With its two distillers crafting fine spirits, Shelter Point Distillery is today one of the largest producers of single malt whisky in Canada, and the accolades are rolling in with two gold medal wins recently announced at the 2019 World Whisky Masters.

Raise your glass: Award-winning spirits, handcrafted on Vancouver Island

‘Field to flask’ at Shelter Point Distillery

In a converted cattle barn with 2,000 barrels of ageing whisky lining the walls as far as the eye can see, a thick, heady scent fills the air. Here, amid the delicious fumes known to whisky lovers as the “angel’s share,” are the makings of more than half a million bottles of Shelter Point Distillery spirits.

This fast-growing Vancouver Island distillery, which barrelled its first batch of whisky in 2011, now produces more than 125,000 litres of spirits – whisky, gin, vodka and liqueur – per year.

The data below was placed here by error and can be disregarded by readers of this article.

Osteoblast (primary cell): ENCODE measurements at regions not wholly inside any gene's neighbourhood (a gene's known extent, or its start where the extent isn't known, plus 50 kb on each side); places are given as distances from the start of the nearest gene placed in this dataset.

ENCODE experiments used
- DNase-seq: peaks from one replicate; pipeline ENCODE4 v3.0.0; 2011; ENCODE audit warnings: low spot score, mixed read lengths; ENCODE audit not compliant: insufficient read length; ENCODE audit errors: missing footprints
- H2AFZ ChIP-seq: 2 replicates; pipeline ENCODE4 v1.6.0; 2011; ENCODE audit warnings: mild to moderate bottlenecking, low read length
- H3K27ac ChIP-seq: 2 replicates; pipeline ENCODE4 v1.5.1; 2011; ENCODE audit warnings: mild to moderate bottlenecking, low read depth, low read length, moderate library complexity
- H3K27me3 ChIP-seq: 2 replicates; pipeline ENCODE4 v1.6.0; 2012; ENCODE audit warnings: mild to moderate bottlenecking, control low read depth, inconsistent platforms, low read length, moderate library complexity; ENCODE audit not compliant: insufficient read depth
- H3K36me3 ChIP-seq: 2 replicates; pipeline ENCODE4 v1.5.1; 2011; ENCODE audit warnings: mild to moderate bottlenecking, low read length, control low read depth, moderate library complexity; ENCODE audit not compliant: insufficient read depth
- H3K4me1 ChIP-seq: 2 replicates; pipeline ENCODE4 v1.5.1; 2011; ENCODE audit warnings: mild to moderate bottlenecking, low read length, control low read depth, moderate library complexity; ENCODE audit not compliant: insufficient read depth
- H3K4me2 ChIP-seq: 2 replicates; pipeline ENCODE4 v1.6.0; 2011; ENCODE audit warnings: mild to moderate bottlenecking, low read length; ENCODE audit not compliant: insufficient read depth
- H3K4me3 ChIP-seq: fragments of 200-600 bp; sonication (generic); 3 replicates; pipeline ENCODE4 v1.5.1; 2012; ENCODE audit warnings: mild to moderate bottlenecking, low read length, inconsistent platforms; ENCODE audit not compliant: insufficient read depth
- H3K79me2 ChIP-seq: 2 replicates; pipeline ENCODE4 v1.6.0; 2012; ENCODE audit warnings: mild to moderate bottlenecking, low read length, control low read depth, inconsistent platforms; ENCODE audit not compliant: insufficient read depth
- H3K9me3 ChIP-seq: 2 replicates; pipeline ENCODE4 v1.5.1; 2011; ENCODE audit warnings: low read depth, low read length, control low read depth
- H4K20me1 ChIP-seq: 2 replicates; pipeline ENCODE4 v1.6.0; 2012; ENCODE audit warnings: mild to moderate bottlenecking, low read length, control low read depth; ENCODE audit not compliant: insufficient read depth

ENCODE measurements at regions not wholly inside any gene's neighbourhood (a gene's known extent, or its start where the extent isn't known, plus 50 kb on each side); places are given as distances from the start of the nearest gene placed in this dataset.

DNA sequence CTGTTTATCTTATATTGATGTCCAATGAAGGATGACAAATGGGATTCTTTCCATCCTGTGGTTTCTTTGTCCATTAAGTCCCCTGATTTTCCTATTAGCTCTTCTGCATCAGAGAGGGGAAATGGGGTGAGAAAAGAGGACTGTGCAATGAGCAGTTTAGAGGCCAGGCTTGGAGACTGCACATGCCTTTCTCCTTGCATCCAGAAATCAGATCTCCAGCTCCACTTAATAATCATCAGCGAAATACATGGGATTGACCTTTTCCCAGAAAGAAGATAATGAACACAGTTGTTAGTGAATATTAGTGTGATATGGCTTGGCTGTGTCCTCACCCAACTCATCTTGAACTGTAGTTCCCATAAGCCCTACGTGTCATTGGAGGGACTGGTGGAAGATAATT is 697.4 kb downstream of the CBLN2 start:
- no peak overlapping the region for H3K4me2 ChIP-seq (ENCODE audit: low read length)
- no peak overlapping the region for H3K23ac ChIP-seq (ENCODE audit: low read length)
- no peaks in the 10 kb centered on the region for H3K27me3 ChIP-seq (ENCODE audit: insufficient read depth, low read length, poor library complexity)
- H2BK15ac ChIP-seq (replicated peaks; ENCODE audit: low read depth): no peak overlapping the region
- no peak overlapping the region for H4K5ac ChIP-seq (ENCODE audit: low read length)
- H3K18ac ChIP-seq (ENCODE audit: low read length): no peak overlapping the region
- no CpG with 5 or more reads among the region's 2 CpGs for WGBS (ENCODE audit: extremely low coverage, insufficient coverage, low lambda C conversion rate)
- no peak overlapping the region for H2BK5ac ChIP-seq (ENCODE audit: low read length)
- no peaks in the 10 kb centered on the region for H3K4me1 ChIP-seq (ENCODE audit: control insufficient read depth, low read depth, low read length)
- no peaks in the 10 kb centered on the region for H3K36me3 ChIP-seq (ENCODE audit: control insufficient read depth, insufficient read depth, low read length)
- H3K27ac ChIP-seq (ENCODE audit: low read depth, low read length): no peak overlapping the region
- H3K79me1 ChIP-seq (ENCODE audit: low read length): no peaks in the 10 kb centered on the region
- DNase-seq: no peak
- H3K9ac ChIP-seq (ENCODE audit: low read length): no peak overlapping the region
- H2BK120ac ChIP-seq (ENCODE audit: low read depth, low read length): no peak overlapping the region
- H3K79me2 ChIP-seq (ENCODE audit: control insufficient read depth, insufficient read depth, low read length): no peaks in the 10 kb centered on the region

Located on the eastern side of Vancouver Island just south of Campbell River, the distillery’s beautiful 380 acres of oceanfront property is criss-crossed by streams, the Oyster River, wetlands and, of course, golden fields of barley and wheat rippling gently in the wind.

Shelter Point’s general manager, Jacob Wiebe, is married to one of Shelter Point owner Patrick Evan’s four daughters and it’s clear this is a tight-knit family business.

“You’ll be successful if you work half a day every day,“ Jacob says, quoting Patrick’s father, who also once worked this land. “Doesn’t matter if it’s the first 12 hours or the second 12 hours.”

Jacob laughs and adds, “That’s Patrick’s motto, too.”

Patrick was raised a dairy farmer. But with the industry in decline, he looked to establish value-added agriculture. Creating Shelter Point Distillery was more about capitalizing on an opportunity than being a whisky aficionado.

“I am a beer drinker myself,” Patrick laughs. “I asked myself, ‘How do you value agriculture to the highest degree?’ Well, one acre of land produces 800 litres of alcohol, or 2,700 bottles of whisky.”